By: Leah K. Sell, Esq.
Most states have lifted certain COVID-19 mitigation limitations and businesses have understandably been eager to resume or expand operations. Employers, however, face many new challenges that may have them putting on the breaks and saying “Oh No” rather than “Go” as they try to drive their business forward.
Some of the most common issues and questions that arise for employers involve:
Changing Regulation and Recommendations
Employers have a duty to provide a safe and healthy workplace that is free from known hazards pursuant to the Occupational Safety and Health Act (OSHA). Part of complying with that safe workplace duty is following the most recent requirements and recommendations set forth by OSHA, CDC, and state and local departments of health (DOH), as well as other relevant agencies. This can be difficult for employers as the regulations and recommendations are updated frequently.
It is important that employers develop a proper health and safety plan that includes language that the employer will follow these updated guidelines. It is also imperative that the employer determine who, either internally or externally, will monitor, update and implement the updated requirements and regulations.
Determining Risk and Exposure
Often this can feel like a logic game: Larry saw Mo, Mo saw Curly, Curly has COVID-19 but never saw Larry. Who has to stay home and for how long? When do you have a duty to tell another employee they have potentially been exposed? And how do you do this while maintaining employee privacy?
Many of these answers are fact-dependent and must be based upon the updated CDC and DOH guidelines regarding case classification, contacts, and self-quarantine/isolation guidelines. Employers must have a well-written and communicated policy regarding exposure prevention, including encouraging employees to stay home, and risk management, such as what to do in the event of exposure. Employers must understand, or work with someone who understands, when persons or the workplace are at risk or exposed based upon the most recently updated guidelines and what actions must be taken.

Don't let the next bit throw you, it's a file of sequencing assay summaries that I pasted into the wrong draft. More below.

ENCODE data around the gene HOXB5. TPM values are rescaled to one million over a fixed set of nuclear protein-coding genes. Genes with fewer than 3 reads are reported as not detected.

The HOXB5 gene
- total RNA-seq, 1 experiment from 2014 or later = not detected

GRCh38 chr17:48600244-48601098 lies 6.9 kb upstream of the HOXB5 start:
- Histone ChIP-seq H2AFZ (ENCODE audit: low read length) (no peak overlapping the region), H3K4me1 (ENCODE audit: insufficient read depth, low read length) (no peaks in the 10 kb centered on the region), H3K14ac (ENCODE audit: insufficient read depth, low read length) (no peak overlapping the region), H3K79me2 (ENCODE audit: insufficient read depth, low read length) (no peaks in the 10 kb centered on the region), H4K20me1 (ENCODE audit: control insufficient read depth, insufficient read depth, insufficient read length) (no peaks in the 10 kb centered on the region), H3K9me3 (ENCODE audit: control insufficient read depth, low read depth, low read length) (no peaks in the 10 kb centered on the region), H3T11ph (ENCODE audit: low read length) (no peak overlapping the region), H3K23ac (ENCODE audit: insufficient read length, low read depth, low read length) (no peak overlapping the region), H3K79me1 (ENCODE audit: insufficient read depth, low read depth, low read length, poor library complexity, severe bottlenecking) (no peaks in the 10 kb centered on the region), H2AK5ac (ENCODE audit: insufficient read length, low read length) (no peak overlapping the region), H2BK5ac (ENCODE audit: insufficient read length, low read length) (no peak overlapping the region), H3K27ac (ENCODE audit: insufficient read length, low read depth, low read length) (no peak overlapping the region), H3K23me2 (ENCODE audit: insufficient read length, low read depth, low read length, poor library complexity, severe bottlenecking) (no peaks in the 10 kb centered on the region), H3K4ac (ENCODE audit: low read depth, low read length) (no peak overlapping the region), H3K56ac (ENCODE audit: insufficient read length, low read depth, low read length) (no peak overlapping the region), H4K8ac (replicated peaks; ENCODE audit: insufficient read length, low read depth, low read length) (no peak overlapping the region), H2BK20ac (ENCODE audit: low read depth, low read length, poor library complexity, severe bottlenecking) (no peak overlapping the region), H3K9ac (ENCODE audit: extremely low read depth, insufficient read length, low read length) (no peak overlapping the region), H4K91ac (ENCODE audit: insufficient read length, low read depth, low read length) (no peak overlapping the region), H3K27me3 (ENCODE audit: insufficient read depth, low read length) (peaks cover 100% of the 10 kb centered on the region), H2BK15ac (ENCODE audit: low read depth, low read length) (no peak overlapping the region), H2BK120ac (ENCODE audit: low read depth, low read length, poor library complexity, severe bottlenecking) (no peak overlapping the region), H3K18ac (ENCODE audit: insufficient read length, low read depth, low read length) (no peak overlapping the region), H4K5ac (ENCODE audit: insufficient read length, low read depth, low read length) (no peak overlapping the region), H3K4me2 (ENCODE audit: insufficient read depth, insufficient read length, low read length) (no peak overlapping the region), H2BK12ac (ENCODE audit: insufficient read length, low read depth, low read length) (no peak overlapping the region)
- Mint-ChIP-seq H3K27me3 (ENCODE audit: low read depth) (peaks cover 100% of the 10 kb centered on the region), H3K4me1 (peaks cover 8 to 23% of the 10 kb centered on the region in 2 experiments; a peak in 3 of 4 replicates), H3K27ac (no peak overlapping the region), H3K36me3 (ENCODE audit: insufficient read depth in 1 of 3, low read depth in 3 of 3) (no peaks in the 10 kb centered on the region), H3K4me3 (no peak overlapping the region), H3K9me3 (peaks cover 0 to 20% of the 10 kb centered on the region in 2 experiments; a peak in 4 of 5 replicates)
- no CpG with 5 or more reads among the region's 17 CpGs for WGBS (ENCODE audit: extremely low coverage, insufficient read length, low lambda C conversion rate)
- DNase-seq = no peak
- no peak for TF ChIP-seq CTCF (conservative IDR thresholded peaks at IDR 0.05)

For the first time, many employers must now provide federal paid leave under the Families First Coronavirus Response Act (FFCRA). FFCRA paid leave can quickly become complicated in terms of its eligibility, applicability, calculations, and exemptions. For instance, is an employee whose spouse is seeking medical treatment eligible? What documentation may the employer request? How long and how much pay does the employer have to provide?
The first step is determining if the employer and employee are FFCRA eligible. If they are, then the employer should have already posted or provided notice to employees regarding the paid leave entitlements. Employers should then design a system for consistently reviewing, granting or denying, and documenting leave requests for FFCRA, including recent updates, and for calculating leave. Any use of exemptions should be carefully considered and also documented. Documentation will be important not only in the event of an audit or a claim but also when the employer takes the dollar for dollar tax credit for any FFCRA paid leave against their federal quarterly employment taxes.
Work From Home